We All Have That One Show We’d Die For

, , , , , , | Related | July 2, 2020

My mum has a severe lung condition which causes her to get very out of breath from walking any faster than a turtle on land. We both enjoy watching the old crime drama “Poirot,” and we have seen every episode multiple times. Or so we thought.

Mum’s left the TV on a channel playing “Poirot” reruns, disappearing off to do something upstairs after one episode ends – she’s not precious about making sure she’s there to see another since she’s seen them all. I’m doing other things whilst in the same room when the next one starts. It takes a hot minute for me to realise that I can’t place this episode

Me: *Yelling* “Mum, do you remember the Poirot episode where a girl dressed as a bumblebee is drowned in an apple-bobbing tub at a Hallowe’en party?”

Mum: *Distantly* “What?”

Me: “A bumblebee girl getting murdered.”

There’s a bang, followed by frantic footsteps as she runs downstairs and into the living room and flies to her seat. As a result, she’s bent forward in her chair and is “whistling,” a bad sign that she’s not taking in enough air, so I rush up and get her inhaler.

Me: *Alarmed* “Why did you just do that?!”

Mum: Poirot… I’ve… not… seen!

Me: “It’s not worth killing yourself over!”

Mum: Yes, it is!

She was fine. I was very anxious for about twenty minutes until her breathing normalised, and I scolded her — after the episode — for being stupid with her health.

Painful Candy Is Better Than No Candy

, , , | Related | July 1, 2020

I’m looking through a catalog that sells nostalgic items. My mom points to a picture of ribbon candy.

Mom: “My grandma always bought that. I hated it. It cut up my mouth.”

Me: “Then why did you eat it?”

Mom: “Because it was there.”

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A Ditz Of A Different Color

, , , , | Related | July 1, 2020

My sister has always been a bit ditzy — she even proclaims that she’s living proof that “blonde is not just a hair color” — but ironically, one of her ditziest moments ever comes about the night after she decides to dye her hair blonde while we are in junior high school.  

We live out in a semi-rural area, so we have to wake up at six in the morning in order to be showered, dressed, fed breakfast, and ready to catch the school bus at seven. One morning, my sister shakes me awake with the following announcement:

Sister: “We overslept! It’s six-thirty! You gotta hurry or we’ll miss the bus!”

Me: *Groggy* “But… I didn’t hear the alarm…”

Sister: “There was a power outage! It shut off the alarm! Get in the shower!”

Still groggy and fuzzy, I get in the shower while my sister hurries to whip up some breakfast and get us ready to go. Then, she sticks her head into the bedroom where my mom and stepdad are asleep.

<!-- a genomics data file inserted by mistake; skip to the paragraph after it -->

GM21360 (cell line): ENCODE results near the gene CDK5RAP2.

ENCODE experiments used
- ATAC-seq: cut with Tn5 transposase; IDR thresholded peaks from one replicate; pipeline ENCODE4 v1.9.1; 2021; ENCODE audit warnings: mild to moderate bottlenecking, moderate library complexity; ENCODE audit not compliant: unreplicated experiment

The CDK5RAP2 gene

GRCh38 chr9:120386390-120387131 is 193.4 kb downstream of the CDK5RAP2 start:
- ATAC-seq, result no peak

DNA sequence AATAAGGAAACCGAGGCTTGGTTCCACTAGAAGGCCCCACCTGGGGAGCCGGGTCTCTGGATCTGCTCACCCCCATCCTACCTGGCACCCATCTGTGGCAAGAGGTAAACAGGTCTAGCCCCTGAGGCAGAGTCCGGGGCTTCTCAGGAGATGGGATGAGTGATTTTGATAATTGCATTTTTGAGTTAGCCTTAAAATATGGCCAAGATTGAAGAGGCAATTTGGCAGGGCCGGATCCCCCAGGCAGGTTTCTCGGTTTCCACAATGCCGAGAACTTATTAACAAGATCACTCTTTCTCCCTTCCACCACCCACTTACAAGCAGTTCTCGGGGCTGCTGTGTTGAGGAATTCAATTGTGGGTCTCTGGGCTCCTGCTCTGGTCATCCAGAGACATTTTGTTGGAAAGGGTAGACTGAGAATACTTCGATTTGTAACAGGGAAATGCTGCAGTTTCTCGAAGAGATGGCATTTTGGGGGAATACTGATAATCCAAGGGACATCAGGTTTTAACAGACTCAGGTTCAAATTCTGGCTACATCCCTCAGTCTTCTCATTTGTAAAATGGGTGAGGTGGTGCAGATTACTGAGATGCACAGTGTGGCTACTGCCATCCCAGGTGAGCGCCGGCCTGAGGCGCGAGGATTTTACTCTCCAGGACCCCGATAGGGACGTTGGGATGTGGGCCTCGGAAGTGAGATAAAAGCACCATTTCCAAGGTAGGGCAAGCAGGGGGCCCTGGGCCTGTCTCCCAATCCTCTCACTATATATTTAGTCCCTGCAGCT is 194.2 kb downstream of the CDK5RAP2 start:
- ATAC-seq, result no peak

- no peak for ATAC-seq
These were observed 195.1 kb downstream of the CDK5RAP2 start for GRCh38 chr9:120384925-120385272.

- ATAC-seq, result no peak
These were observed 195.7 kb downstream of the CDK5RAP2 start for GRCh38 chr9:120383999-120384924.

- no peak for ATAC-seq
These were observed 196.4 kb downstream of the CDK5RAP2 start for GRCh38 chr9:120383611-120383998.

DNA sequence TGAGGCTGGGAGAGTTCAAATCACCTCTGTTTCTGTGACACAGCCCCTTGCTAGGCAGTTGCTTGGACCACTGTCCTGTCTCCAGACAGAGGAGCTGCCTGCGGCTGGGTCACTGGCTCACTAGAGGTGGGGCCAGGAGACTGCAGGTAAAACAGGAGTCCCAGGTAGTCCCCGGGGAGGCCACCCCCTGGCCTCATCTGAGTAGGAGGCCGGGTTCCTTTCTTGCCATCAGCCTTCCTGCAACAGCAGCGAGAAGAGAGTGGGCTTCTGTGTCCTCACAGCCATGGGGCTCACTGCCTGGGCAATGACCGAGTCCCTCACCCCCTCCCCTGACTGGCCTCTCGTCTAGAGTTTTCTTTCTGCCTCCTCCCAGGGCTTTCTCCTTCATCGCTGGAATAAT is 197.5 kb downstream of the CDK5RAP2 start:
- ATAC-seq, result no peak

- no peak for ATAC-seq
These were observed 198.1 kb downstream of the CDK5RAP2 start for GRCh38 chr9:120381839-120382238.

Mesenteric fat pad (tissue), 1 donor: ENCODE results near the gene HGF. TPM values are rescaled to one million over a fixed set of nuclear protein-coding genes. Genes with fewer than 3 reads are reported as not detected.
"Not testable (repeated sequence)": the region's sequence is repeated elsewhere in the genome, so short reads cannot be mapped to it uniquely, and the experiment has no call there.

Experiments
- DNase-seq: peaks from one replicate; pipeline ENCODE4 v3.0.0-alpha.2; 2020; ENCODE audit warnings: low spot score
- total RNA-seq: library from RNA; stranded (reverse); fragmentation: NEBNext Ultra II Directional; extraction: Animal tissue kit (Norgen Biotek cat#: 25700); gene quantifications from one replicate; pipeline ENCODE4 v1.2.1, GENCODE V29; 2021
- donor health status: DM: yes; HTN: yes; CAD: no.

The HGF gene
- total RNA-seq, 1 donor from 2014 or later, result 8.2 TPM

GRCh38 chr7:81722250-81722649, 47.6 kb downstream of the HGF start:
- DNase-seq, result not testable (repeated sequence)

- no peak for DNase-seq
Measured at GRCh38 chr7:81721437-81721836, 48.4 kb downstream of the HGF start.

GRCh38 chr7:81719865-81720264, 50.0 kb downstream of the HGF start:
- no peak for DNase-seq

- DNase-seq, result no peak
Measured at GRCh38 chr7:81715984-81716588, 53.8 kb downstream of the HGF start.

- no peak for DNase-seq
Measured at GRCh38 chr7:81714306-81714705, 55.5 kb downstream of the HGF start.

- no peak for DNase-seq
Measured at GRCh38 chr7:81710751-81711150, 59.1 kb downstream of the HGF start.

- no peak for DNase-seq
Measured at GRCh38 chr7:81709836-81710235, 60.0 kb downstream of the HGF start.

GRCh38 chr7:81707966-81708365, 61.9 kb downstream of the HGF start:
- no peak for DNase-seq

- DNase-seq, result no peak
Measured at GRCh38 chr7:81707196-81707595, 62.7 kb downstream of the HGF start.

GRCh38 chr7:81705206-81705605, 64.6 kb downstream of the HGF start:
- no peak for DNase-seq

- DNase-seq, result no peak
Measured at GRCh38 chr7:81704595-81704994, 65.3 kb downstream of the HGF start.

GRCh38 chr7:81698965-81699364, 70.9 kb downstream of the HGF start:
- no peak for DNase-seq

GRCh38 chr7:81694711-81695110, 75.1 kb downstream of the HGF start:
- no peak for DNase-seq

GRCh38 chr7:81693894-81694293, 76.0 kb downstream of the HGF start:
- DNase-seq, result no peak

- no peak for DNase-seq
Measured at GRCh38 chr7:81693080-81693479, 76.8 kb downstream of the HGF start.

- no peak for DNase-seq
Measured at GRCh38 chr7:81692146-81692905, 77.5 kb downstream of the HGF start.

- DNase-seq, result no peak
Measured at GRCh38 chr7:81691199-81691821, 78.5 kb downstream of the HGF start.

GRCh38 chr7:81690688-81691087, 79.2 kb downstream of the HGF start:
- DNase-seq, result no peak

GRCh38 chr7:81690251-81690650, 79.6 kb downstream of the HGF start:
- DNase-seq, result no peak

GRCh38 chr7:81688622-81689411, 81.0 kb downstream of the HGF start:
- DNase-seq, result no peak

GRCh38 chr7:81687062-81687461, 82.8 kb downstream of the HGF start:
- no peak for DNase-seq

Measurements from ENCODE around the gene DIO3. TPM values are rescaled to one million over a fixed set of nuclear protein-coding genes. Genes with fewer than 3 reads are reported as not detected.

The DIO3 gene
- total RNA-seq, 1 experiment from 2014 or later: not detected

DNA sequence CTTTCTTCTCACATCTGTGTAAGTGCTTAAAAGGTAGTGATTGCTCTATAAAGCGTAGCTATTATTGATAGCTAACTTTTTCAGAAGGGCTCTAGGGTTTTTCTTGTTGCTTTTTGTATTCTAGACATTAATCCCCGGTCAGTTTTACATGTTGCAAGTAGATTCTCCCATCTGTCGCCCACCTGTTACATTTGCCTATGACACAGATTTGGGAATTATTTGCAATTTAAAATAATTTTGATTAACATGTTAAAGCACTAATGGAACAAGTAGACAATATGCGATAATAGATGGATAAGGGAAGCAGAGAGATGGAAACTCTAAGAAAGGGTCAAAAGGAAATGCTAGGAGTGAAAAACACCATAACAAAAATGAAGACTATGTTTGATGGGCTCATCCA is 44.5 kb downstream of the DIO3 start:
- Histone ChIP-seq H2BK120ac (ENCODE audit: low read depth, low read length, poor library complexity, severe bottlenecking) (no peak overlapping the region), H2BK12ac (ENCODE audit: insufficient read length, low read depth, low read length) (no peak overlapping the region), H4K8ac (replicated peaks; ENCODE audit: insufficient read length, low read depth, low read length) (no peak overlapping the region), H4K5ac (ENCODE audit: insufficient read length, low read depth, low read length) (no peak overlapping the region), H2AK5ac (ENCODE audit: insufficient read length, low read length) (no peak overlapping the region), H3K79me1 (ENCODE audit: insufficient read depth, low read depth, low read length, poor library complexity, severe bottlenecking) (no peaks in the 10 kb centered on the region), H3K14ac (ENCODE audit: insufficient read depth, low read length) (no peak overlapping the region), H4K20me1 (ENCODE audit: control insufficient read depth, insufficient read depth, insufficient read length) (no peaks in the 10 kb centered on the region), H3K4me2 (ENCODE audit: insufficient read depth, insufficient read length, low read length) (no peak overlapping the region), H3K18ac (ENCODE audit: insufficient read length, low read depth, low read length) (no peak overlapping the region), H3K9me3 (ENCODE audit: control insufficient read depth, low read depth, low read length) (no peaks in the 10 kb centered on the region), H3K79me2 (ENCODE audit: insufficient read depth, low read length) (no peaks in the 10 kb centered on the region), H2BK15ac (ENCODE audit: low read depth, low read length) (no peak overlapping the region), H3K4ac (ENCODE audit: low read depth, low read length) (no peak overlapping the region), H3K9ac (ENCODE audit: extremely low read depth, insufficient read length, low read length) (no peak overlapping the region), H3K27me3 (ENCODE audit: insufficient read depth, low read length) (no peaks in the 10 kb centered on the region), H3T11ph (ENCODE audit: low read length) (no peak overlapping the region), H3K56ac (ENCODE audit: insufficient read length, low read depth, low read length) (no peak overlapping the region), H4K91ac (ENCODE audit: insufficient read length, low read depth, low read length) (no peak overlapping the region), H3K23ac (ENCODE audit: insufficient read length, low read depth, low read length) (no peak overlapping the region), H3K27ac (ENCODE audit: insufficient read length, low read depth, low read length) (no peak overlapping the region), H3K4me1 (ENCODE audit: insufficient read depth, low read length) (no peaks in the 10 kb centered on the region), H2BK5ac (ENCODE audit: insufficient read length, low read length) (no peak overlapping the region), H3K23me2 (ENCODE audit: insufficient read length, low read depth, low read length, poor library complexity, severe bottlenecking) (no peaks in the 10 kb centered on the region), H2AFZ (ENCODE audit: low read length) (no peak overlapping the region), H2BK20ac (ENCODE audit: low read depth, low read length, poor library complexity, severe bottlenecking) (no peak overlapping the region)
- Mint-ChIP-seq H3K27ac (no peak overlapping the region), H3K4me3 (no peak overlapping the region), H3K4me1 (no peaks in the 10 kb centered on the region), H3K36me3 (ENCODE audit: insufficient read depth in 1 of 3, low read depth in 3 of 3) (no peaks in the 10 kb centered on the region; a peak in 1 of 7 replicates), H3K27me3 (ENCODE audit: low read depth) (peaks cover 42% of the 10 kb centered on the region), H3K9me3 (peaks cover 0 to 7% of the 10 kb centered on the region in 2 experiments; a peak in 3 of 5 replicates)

Sister: “[Stepdad]! You overslept! Get up; you’ll be late for work!”

Stepdad: *Wakes up* “[Sister], it’s twelve-thirty in the morning.”

Sister: “No, it’s not! The clocks are wrong! There was a power outage!”

Stepdad: “I’m looking at my watch.”

Sister: “It’s wrong; there was a power outage!”

Stepdad: “How is a power outage going to affect my watch?”

Mom: *Sniffs* “Are you… making pancakes?”

Sister: “Yeah, we gotta hurry and eat breakfast before the bus comes!”

Somehow, they finally manage to convince her that it isn’t even one in the morning and she has several hours before she has to catch the bus. Mom then finds me in the shower, still half-asleep.

Mom: “Your sister read the clock wrong. It’s twelve-thirty, not six-thirty. Dry off and go back to bed.”

Me: “Oh. No wonder it felt like I’d only been asleep for an hour.”

To this day, we still don’t know how my sister decided a power outage would affect every single clock in the house, even watches and battery-operated clocks. My stepdad’s explanation was that she dyed her hair blonde the night before and “the chemicals went straight to her brain.”

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Liver Die By The Spoon

, , , , , | Related | June 30, 2020

It’s dinner time. My younger brother’s eyes are glued to his device and he is barely eating. My parents are adamant that I am not to steal his device — again — so I am reduced to nagging him to eat faster. It isn’t working. After I’ve lost my patience, I say this.

Me: “[Younger Brother]. You will start eating your food faster, or else I’ll be forced to feed you.”

He’s like eight. I thought that threatening to feed him like a baby would have been embarrassing enough. Alas, he calls my bluff.

Younger Brother: *Not even looking up* “Sure!”

I sigh, scoop a mouthful of food, and offer it to him. He eats it without even looking and visibly winces. After struggling with the worst expression of disgust, he finally swallows his food and glares at me.

Younger Brother: “What the h*** was that?”

Me: *Unrepentant grin* “Liver. It is just the worst, isn’t it?”

The two of us absolutely hate liver. On the other hand, our mom loves it, which is why there is some available at the dinner table.

Younger Brother: “Why did you feed me that?!”

Me: “It’s not my fault you weren’t looking at what you were eating.”

That finally got him to put down his device and start eating in earnest. Unfortunately, over the years, I’ve had to redo this trick several times to get him off his device, mostly using chili, which was more common than liver and had far more amusing and effective results. You’d think he’d have learned his lesson by now.

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When Odo Came To Dinner

, , , , , | Related | June 30, 2020

My dad, mom, sister, and I are having dinner together. For dessert, Mom brings out a big bowl of Jello.

Sister: *As she’s serving herself* “What flavor is this? Raspberry, cherry…?”

Dad: *Deadpan* “It’s red, Jim.”

Did I mention we’re all “Star Trek” fans?

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